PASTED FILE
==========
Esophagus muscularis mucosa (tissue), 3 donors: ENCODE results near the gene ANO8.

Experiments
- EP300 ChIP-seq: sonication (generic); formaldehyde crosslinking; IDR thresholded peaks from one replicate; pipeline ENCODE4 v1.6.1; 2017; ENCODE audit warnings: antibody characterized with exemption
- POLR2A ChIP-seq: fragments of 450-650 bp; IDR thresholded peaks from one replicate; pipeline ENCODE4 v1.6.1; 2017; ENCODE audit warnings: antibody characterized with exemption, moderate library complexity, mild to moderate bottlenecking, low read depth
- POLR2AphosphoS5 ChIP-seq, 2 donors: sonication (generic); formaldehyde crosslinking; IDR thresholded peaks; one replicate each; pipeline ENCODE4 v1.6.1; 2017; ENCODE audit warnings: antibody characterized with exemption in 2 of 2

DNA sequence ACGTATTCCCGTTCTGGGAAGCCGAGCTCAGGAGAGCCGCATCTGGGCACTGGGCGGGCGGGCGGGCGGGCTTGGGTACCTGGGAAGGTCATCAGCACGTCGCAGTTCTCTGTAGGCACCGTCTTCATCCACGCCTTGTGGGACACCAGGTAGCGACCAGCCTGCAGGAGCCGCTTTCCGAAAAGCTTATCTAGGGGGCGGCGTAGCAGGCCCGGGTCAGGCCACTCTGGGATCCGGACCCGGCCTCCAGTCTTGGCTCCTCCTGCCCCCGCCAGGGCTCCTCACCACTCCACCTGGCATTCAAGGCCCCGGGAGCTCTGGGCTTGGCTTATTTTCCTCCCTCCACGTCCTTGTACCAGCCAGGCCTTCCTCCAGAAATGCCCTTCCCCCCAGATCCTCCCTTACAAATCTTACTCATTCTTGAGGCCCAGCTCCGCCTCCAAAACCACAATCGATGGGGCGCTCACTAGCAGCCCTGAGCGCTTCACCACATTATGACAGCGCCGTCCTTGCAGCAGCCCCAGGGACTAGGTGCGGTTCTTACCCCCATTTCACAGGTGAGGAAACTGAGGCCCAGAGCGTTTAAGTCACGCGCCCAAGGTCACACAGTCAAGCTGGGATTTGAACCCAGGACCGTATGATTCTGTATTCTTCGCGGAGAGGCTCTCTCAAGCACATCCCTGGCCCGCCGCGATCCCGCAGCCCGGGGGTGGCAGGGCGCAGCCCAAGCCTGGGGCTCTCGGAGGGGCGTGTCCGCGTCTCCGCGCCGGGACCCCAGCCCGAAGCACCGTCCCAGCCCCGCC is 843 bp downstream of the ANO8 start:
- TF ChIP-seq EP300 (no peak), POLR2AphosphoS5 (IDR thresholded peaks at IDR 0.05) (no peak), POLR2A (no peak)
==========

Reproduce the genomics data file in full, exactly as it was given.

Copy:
Esophagus muscularis mucosa (tissue), 3 donors: ENCODE results near the gene ANO8.

Experiments
- EP300 ChIP-seq: sonication (generic); formaldehyde crosslinking; IDR thresholded peaks from one replicate; pipeline ENCODE4 v1.6.1; 2017; ENCODE audit warnings: antibody characterized with exemption
- POLR2A ChIP-seq: fragments of 450-650 bp; IDR thresholded peaks from one replicate; pipeline ENCODE4 v1.6.1; 2017; ENCODE audit warnings: antibody characterized with exemption, moderate library complexity, mild to moderate bottlenecking, low read depth
- POLR2AphosphoS5 ChIP-seq, 2 donors: sonication (generic); formaldehyde crosslinking; IDR thresholded peaks; one replicate each; pipeline ENCODE4 v1.6.1; 2017; ENCODE audit warnings: antibody characterized with exemption in 2 of 2

DNA sequence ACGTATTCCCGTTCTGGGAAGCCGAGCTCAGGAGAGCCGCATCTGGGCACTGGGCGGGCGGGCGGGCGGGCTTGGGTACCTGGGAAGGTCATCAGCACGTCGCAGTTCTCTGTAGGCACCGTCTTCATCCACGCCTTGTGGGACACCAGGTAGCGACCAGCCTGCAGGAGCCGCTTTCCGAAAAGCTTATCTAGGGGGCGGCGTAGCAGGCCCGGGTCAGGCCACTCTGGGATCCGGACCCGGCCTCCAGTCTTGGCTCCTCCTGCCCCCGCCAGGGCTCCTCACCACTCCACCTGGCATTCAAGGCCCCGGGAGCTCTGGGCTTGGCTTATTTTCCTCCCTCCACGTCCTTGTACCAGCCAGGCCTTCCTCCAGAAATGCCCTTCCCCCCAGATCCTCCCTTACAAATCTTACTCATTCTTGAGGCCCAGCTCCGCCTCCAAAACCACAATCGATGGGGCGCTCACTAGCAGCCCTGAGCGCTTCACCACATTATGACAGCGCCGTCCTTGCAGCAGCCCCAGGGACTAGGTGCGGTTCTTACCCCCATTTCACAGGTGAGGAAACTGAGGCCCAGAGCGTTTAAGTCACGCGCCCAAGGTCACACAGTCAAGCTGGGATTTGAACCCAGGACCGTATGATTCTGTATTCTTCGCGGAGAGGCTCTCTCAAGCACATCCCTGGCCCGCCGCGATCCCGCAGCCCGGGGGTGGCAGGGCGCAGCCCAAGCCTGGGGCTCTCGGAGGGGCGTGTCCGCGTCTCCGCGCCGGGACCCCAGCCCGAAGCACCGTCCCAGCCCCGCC is 843 bp downstream of the ANO8 start:
- TF ChIP-seq EP300 (no peak), POLR2AphosphoS5 (IDR thresholded peaks at IDR 0.05) (no peak), POLR2A (no peak)